Saturday, July 12, 2008

Unleashing the 4850 Part 2 - Volt Modding

Now we're getting to the fun stuff. Volt modding is great way to get a cheap (free) jump in mhz. Often people are turned away by the thought of potentially damaging the gpu or reducing the life of the video card. In reality it is no different to overclocking and raising the vcore on a cpu. By raising the voltage in small increments and using the appropriate cooling, volt modding is perfectly safe and a great way to either truly push your video card to it's limits or just add some extra gaming performance.

You will need:
- Digital Multimeter. Do not perform any kind of volt mods without one of these.
- A low wattage soldering iron. A 15watt dick smith/jaycar cheapie will do the job. Make sure it has a nice sharp tip, otherwise it can get difficult in tight places.
- Some kind of wire cutters/strippers to make life a little easier.
- Small guage wire. Solid core is better for this stuff imho. I usually cut IDE cables into strips and use them. Perfect size for volt modding.
- A hot glue gun/double sided tape or alternative solution to mount components to pcb.
- Electrical tape (optional)
- 2 x 100k multiturn trimpots. Vertical or Horizontal. Used for adjusting voltage.
- 2 x 3pin fan headers - used for turning the mods on/off.
- 2 x jumpers from an old motherboard/hard drive. used with the 3pin header for on/off control.
- 1 x Molex connector for checking voltages

Now lets get started!

First up are the areas where the work needs to be done. Print these off before you take the video card out of your machine :).

This picture was borrowed from techpowerup. I didn't have a full shot of the rear yet.

VGPU - Solder 100k trimmer between this point and one of the grounds above.

VDDR - Solder a 100k trimpot between these two points.

Here's a picture of the VDDR mod completed. This enables you to raise the voltage to the RAM allowing extra memory speeds. Ramsinks are recommended when using this mod. I forgot to take pictures of the process but it is explained below in more detail for the VGPU mod.
I like to use regular 3pin fan headers combined with a standard motherboard jumper to turn the mod on/off. I have used this method for years and it's very effective if you do not want to run overclocked and overvoltage settings 24/7.

Click for Hi-Res version

Now we will move on to modding the GPU voltage (often reffered to as VGPU).
Here we are using a 100k trimpot. Either horizontal or vertical will work fine - i used vertical ones because that's what i had on hand :).
Here i have used double sided thermal tape to attach the trimmer to the pcb. I prefer using a small dab of hot glue but i wasn't able to locate the gun. I recommend cutting off the 3rd leg of the trimmer which is not required.

Click for Hi-Res version

Here is the trimmer attached to the pcb. Alway try to place it in a practical place which requires the least amount of wiring. Having them at the top edge of the pcb allows for easy adjustment and almost completely reduces the chance of shorting out components when rasing/lowering voltage.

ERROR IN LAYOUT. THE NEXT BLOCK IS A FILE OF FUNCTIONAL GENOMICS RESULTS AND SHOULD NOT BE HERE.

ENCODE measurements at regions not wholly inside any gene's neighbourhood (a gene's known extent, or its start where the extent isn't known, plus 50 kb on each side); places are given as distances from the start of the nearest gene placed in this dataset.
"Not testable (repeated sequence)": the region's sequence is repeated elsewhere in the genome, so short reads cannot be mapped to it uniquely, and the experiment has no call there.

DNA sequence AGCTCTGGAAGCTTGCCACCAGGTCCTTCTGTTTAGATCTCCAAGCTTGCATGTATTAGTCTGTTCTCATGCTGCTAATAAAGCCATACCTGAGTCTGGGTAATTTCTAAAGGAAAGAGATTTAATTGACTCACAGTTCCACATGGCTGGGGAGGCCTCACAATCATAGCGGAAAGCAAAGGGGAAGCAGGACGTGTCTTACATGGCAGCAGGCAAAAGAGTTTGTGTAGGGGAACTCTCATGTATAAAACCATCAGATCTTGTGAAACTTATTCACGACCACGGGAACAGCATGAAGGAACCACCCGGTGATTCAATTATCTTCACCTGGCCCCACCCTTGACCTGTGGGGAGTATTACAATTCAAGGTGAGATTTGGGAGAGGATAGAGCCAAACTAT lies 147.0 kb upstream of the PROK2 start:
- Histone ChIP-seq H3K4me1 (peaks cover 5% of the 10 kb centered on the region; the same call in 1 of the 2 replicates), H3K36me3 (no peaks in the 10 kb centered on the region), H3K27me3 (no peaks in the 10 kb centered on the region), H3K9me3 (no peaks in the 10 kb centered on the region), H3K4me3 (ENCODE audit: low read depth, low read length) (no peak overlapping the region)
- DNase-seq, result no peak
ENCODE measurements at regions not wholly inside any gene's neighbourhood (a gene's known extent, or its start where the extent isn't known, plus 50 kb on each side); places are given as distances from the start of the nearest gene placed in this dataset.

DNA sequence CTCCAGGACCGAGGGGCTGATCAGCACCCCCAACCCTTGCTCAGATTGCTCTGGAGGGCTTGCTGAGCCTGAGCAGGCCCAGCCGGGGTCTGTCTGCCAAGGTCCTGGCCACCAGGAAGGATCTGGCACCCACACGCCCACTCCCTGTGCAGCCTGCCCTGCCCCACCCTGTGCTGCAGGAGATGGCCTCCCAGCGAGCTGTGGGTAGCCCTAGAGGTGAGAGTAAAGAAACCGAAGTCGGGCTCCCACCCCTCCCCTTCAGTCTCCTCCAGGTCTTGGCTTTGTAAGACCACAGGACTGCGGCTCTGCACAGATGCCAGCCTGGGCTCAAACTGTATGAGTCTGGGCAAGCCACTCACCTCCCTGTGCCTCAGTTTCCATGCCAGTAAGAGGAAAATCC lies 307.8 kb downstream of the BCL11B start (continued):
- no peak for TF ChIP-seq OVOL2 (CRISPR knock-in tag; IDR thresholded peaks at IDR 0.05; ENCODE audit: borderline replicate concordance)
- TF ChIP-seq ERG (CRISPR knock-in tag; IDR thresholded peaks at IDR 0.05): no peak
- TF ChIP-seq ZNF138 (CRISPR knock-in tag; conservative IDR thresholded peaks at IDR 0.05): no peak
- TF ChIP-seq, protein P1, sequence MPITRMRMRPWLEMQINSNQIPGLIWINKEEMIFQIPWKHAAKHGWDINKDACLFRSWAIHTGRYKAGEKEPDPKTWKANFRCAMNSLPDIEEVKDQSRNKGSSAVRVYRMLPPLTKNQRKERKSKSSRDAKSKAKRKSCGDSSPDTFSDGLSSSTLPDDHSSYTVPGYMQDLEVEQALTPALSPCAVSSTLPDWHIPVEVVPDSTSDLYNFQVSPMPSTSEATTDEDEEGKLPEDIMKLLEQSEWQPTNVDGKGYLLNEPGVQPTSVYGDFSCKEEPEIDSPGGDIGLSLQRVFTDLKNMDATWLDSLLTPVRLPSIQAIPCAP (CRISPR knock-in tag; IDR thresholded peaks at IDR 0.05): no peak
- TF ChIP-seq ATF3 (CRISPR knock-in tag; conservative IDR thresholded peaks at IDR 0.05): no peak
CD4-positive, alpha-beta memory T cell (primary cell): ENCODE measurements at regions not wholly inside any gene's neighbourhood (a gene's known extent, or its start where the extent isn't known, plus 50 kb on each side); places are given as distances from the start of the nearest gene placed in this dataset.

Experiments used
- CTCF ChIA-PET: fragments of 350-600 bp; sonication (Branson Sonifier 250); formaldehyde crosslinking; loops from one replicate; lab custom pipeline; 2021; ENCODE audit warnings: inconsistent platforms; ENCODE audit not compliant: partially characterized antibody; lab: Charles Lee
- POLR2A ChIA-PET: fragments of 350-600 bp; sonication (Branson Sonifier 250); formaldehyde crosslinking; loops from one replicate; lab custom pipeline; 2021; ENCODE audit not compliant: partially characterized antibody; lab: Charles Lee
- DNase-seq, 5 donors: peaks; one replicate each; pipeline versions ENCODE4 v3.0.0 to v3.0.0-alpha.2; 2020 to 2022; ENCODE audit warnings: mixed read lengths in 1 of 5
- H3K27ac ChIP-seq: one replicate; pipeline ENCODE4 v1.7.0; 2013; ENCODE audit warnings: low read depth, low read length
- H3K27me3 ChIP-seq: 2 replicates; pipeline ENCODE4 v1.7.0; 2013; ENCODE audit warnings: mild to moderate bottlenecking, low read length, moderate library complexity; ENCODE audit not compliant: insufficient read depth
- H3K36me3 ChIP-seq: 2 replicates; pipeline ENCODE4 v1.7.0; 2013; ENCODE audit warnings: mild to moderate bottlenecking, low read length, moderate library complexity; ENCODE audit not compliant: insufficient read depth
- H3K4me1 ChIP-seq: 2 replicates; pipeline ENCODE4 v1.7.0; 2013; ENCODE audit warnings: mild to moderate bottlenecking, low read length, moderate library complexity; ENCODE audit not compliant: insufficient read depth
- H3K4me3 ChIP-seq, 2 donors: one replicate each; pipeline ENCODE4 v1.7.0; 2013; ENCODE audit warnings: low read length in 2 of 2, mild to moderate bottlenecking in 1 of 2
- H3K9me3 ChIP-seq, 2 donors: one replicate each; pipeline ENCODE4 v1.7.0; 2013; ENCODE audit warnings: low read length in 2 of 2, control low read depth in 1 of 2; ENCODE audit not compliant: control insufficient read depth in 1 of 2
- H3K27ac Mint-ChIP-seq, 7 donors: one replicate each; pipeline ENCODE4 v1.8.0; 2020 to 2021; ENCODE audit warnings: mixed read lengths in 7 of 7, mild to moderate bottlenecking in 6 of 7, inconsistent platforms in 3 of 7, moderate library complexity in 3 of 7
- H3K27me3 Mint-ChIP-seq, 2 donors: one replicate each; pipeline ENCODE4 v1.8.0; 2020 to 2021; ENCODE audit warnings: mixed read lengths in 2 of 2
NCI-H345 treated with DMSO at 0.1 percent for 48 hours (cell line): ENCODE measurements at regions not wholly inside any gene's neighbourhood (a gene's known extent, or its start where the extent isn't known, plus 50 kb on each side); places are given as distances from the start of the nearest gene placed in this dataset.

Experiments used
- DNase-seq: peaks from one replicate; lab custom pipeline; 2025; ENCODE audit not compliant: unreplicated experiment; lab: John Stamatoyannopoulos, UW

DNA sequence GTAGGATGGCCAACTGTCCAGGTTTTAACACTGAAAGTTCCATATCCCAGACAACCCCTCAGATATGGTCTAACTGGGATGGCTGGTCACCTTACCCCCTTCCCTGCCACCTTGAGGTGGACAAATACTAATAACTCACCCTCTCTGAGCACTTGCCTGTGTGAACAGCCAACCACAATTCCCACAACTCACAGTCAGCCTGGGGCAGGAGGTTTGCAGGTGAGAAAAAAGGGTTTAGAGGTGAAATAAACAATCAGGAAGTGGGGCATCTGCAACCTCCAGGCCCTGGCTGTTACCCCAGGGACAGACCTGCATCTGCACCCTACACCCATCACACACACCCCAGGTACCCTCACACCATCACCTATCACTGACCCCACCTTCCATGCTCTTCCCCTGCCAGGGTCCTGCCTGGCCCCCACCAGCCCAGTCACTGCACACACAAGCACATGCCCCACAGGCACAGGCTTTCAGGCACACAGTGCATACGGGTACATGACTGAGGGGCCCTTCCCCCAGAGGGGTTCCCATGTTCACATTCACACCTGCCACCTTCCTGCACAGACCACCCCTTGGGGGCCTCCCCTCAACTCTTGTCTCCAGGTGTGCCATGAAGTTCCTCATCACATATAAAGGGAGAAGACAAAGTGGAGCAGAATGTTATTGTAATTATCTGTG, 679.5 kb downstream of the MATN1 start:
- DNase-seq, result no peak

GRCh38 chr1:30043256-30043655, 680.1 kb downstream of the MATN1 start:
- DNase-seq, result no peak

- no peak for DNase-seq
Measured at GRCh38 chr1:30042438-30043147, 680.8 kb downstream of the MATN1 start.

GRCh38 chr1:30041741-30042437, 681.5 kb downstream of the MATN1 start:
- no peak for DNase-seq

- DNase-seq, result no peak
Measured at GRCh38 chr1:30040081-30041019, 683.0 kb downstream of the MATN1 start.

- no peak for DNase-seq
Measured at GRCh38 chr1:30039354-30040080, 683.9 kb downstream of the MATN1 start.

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Like the VDDR mod, i like to use 3pin fan headers with jumpers to turn my mods on and off.

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I attached the fan header to the trimmer using more double sided tape. Again, i would recommend using a hot glue gun if you can stand the mess.
Here i have bent the middle pin of the trimmer up and soldered it to the middle pin of the fan header.

Click for Hi-Res version

Next we solder the pin from the fan header to ground. The other pin remains unused and you can remove it if you wish.

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Now attach a wire to the remaining leg of the trimmer ready to solder to the pcb. Remember to use heatshrink tubing over the connection to prevent any unwanted accidents.
Note: Don't use a lighter to shrink the tubing - cloth covered wire is quite flammable! I also managed to burn the wire. Poor form all-round.

Click for Hi-Res version

Lets solder the yellow wire to the pcb. Make sure you have a nice fine point on your soldering iron for this job, especially if you're new to soldering. The chisel point on my weller made it extremely difficult to do this. Remember - use the right tool for the job! Use some electrical tape as a bit of extra security to hold down the wire to the pcb to prevent it accidently catching on your finger while re-installing the cooler.

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Here's a picture of the VDDR and VGPU mods completed (and in the off position).
Hmm but how do we measure the voltage?

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Molex connectors are perfect for the job! Great size for a multimeter lead to sit safely inside. I used two test points on this one - one for VGPU and one for VDDR. It's generally a good idea to add another read point for GND, but it slipped my mind at the time.

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Here's a shot of the two read points. VDDR left and VGPU right.

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Here's a shot of all the mods completed.

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Next up i'll cover installing a waterblock and cooling the ram/mosfets.


reijin said...

Seems really simple - Would these be possible under air?

Because they're all the one GPU chip - The temps would stay pretty regular, I'd assume.

sandwichamwin said...

Yes it's safe to run under good air cooling. I would not add too much voltage though.

Just like a cpu, temps will raise as you add more voltage.